Courts and legal commentators have expressed concern that to allow an independent contractor’s employees who incur work-related injuries compensable under the workers’ compensation system to also seek damages under the doctrine of peculiar risk from the person who hired the contractor would give those employees an unwarranted windfall. It would give those employees something that is denied to other workers – the right to recover tort damages for industrial injuries caused by their employer’s failure to provide a safe working environment.
Further, when a property owner or general contractor who hires an independent contractor for work presenting a peculiar risk of harm to others is held liable under the doctrine of peculiar risk for injuries to an innocent bystander or owner of a neighboring land, the property owner or general contractor may obtain equitable indemnity from the independent contractor responsible for the injuries for the damages paid to the injured party. However, when the person injured is an employee of the independent contractor, the exclusivity provisions of the workers’ compensation scheme shield the negligent contractor from an action seeking indemnity against them. As such, affixing liability without indemnification places an onerous burden on someone who is fault-free.
Exceptions to Privette Doctrine
- Claims involving a breach of a non-delegable duty imposed by statue;
- Claims arising out of injuries caused by defective equipment supplied by the general contractor or property owner;
- Claims based on a failure to warn of a hidden dangerous condition;
- Claims where a general contractor or property owner retains control over a jobsite in such a manner that it affirmatively contributed to the employee’s injuries.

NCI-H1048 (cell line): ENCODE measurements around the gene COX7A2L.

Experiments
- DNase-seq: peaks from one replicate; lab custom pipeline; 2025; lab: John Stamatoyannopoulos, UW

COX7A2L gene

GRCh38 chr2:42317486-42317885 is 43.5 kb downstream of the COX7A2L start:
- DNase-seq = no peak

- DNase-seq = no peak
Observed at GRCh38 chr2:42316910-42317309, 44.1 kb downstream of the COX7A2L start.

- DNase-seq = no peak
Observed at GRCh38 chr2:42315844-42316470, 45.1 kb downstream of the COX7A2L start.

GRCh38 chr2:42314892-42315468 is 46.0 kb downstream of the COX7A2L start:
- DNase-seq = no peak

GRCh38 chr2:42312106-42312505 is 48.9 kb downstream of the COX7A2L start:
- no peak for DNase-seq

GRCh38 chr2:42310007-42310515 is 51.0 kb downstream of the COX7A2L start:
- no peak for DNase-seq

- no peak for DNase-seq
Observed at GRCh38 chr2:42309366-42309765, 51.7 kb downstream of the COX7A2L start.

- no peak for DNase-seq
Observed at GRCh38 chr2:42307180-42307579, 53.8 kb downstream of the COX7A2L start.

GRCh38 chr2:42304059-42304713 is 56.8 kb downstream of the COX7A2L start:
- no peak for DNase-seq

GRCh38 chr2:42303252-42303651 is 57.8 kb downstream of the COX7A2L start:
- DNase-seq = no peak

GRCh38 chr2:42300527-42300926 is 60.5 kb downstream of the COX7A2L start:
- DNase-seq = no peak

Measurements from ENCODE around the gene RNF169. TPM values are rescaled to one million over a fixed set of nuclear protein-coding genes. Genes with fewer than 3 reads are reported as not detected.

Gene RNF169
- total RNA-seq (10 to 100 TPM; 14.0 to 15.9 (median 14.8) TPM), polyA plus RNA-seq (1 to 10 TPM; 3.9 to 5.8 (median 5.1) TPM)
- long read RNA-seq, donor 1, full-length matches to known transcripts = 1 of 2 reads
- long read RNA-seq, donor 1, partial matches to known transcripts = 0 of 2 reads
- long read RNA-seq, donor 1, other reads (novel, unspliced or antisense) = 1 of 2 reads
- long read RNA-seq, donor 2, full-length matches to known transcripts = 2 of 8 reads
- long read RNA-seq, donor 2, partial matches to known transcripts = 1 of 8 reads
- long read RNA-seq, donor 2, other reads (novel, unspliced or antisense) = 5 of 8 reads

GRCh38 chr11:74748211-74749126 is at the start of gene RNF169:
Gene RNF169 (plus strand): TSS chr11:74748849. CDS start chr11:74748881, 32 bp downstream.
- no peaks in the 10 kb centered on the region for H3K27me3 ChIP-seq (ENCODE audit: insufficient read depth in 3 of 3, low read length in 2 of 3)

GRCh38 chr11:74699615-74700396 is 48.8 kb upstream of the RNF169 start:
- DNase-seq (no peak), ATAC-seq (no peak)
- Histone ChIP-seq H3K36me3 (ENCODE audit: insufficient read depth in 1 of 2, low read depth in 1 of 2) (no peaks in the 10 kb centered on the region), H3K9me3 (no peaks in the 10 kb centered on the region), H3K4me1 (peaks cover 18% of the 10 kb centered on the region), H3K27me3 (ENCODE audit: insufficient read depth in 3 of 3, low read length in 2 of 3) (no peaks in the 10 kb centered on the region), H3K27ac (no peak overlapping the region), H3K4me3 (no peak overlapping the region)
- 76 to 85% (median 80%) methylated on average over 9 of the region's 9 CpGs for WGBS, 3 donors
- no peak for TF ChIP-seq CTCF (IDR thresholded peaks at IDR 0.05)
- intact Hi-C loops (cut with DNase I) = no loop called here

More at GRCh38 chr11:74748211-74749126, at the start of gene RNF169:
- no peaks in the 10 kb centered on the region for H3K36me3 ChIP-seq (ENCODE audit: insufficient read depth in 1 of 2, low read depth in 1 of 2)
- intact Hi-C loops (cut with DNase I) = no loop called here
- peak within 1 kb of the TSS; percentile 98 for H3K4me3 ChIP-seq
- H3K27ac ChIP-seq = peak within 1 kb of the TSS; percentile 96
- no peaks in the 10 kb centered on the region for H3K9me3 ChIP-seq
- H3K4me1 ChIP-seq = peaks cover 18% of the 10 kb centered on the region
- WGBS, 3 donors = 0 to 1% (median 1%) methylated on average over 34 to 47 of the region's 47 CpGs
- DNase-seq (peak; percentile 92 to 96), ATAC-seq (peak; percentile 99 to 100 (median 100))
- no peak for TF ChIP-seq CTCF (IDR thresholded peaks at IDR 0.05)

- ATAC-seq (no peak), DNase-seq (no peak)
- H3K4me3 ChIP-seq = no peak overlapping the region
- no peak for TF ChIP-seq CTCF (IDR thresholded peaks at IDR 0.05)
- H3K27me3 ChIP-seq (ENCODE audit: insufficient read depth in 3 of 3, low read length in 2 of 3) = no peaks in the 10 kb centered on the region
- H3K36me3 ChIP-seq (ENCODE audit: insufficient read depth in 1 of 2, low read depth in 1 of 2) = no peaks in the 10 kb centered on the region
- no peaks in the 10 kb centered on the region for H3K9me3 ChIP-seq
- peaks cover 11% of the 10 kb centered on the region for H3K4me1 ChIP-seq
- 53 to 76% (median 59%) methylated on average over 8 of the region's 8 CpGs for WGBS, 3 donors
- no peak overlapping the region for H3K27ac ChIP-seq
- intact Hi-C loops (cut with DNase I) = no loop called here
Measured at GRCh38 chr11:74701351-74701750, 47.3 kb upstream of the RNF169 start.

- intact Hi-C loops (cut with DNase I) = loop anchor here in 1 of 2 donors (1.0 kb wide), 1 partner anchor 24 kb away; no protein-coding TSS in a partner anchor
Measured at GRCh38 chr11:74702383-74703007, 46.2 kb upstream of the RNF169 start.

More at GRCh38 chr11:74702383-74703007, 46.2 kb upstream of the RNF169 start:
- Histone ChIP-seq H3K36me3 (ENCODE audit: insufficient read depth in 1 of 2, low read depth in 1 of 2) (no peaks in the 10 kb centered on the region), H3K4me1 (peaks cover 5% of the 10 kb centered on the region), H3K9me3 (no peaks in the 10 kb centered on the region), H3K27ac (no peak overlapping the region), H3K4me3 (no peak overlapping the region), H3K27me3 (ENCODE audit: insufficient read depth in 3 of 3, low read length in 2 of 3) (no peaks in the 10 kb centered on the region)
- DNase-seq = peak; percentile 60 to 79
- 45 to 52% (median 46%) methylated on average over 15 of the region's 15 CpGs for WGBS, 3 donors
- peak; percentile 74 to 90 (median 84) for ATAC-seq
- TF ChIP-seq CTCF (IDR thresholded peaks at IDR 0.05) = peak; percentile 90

Recent Decision in Seabright Insurance Company v. U.S. Airways, Inc.
In 2011, the California Supreme Court refined the Privette Doctrine in Seabright Insurance Company v. U.S. Airways, Inc. when it addressed the following question:
whether the Privette rule applies when the party that hired the contractor failed to comply with workplace safety requirements concerning the precise subject matter of the contract, and the injury is alleged to have occurred as a consequence of that failure.
The Court held a general contractor or other hirer of an independent contractor delegates to the independent contractor “any tort law duty it owes to the contractor’s employees to ensure the safety of the specific workplace, including any tort law duty the hirer owes to the contractor’s employees to comply with applicable statutory or regulatory safety requirements.”
In Seabright, the injury claim was based on the hirer’s alleged failure to comply with the California Occupational Safety and Health Act (“Cal-OSHA”). Since the duty to comply with the Cal-OSHA regulations was deemed delegated to the independent contractor, the Court found no liability could be imposed on the hirer.
These recent Supreme Court decisions strengthen the defenses offered to those who hire independent contractors when the independent contractor’s employee is injured at the workplace. These decisions place greater onus on independent contractors to ensure the workplace is safe for its employees. Absent an affirmative act or omission causing injury by the property owner or general contractor, the workers’ compensation will be the exclusive remedy for injuries sustained at the workplace.
ABOUT THE AUTHOR: Mr. Libutti is a litigation attorney in Tyson & Mendes’ general personal injury department. Contact Michael at 858-263-4139 or email@example.com.